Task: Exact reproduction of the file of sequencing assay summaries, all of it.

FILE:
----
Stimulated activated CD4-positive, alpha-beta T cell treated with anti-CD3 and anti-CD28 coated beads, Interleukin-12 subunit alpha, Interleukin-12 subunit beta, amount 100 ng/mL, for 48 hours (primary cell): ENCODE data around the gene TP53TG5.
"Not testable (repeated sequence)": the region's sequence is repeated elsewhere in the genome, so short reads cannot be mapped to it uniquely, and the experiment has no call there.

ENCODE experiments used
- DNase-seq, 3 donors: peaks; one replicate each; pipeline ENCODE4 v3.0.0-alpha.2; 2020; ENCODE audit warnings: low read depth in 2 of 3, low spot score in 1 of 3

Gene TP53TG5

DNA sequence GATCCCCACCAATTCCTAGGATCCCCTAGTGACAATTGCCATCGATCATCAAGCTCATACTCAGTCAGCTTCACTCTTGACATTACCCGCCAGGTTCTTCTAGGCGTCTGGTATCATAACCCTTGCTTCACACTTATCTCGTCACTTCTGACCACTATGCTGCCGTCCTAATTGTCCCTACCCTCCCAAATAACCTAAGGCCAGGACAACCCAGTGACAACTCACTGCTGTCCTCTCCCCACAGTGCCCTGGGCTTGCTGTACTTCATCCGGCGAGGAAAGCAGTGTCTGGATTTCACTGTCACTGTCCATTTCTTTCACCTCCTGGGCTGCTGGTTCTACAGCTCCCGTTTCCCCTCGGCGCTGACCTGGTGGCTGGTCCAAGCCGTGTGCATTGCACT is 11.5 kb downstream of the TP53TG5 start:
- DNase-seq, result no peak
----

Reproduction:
Stimulated activated CD4-positive, alpha-beta T cell treated with anti-CD3 and anti-CD28 coated beads, Interleukin-12 subunit alpha, Interleukin-12 subunit beta, amount 100 ng/mL, for 48 hours (primary cell): ENCODE data around the gene TP53TG5.
"Not testable (repeated sequence)": the region's sequence is repeated elsewhere in the genome, so short reads cannot be mapped to it uniquely, and the experiment has no call there.

ENCODE experiments used
- DNase-seq, 3 donors: peaks; one replicate each; pipeline ENCODE4 v3.0.0-alpha.2; 2020; ENCODE audit warnings: low read depth in 2 of 3, low spot score in 1 of 3

Gene TP53TG5

DNA sequence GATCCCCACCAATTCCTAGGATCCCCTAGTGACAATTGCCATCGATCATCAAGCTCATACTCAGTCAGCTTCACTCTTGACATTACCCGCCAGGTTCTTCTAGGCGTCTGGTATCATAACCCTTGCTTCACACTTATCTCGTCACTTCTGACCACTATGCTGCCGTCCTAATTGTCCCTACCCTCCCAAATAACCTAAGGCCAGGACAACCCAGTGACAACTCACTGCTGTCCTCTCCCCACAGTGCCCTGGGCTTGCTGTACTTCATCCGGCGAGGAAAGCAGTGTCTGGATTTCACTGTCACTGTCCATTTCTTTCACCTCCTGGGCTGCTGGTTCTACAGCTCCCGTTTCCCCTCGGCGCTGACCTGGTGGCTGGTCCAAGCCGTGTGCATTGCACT is 11.5 kb downstream of the TP53TG5 start:
- DNase-seq, result no peak